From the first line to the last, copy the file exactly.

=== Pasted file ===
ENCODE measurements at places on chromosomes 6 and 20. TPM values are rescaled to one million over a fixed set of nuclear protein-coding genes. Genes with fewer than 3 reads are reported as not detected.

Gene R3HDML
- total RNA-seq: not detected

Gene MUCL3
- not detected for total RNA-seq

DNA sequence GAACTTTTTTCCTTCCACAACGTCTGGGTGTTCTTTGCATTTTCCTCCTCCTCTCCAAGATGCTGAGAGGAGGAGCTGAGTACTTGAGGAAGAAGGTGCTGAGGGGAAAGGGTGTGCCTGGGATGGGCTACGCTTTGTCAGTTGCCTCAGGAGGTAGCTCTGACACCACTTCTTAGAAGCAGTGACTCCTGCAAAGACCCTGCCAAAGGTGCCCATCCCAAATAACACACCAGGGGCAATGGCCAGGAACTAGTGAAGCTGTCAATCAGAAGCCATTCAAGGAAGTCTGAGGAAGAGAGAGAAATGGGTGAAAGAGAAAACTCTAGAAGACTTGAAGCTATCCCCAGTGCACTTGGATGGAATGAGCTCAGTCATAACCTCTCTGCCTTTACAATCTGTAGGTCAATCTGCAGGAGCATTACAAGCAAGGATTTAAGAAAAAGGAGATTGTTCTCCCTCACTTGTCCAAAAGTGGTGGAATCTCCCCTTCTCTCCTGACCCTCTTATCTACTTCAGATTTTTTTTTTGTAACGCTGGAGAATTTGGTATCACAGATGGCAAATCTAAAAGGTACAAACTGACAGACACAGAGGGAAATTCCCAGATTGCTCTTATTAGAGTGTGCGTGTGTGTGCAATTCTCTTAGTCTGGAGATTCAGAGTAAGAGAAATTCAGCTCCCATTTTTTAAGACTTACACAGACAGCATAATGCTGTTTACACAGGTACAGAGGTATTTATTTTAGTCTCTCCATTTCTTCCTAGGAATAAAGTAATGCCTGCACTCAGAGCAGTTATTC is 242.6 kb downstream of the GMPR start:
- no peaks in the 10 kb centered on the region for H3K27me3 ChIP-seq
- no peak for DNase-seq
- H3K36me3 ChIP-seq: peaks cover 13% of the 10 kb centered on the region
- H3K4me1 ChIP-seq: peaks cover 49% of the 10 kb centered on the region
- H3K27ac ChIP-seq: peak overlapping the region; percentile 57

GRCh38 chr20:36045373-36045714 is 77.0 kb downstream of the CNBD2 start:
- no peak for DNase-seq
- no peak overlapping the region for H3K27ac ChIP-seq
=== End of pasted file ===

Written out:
ENCODE measurements at places on chromosomes 6 and 20. TPM values are rescaled to one million over a fixed set of nuclear protein-coding genes. Genes with fewer than 3 reads are reported as not detected.

Gene R3HDML
- total RNA-seq: not detected

Gene MUCL3
- not detected for total RNA-seq

DNA sequence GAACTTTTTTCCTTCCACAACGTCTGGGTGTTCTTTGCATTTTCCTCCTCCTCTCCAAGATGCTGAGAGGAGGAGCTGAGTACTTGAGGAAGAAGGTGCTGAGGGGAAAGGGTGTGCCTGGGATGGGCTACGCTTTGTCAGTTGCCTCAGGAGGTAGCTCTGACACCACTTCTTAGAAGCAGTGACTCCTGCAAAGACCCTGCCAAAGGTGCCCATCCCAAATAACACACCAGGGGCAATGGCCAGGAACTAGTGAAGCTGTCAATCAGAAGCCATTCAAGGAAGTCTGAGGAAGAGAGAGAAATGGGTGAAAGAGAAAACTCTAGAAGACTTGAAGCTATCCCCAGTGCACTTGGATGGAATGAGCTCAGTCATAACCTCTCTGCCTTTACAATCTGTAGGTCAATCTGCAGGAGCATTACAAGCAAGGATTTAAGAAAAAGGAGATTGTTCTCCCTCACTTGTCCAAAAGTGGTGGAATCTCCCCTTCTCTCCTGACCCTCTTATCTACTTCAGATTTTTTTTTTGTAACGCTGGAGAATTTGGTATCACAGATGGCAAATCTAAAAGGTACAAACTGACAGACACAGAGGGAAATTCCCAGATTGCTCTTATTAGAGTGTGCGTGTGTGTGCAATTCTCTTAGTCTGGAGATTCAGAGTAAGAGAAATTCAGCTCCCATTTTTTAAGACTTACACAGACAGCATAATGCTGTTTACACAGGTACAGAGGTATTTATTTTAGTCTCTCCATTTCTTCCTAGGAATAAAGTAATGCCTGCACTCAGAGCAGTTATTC is 242.6 kb downstream of the GMPR start:
- no peaks in the 10 kb centered on the region for H3K27me3 ChIP-seq
- no peak for DNase-seq
- H3K36me3 ChIP-seq: peaks cover 13% of the 10 kb centered on the region
- H3K4me1 ChIP-seq: peaks cover 49% of the 10 kb centered on the region
- H3K27ac ChIP-seq: peak overlapping the region; percentile 57

GRCh38 chr20:36045373-36045714 is 77.0 kb downstream of the CNBD2 start:
- no peak for DNase-seq
- no peak overlapping the region for H3K27ac ChIP-seq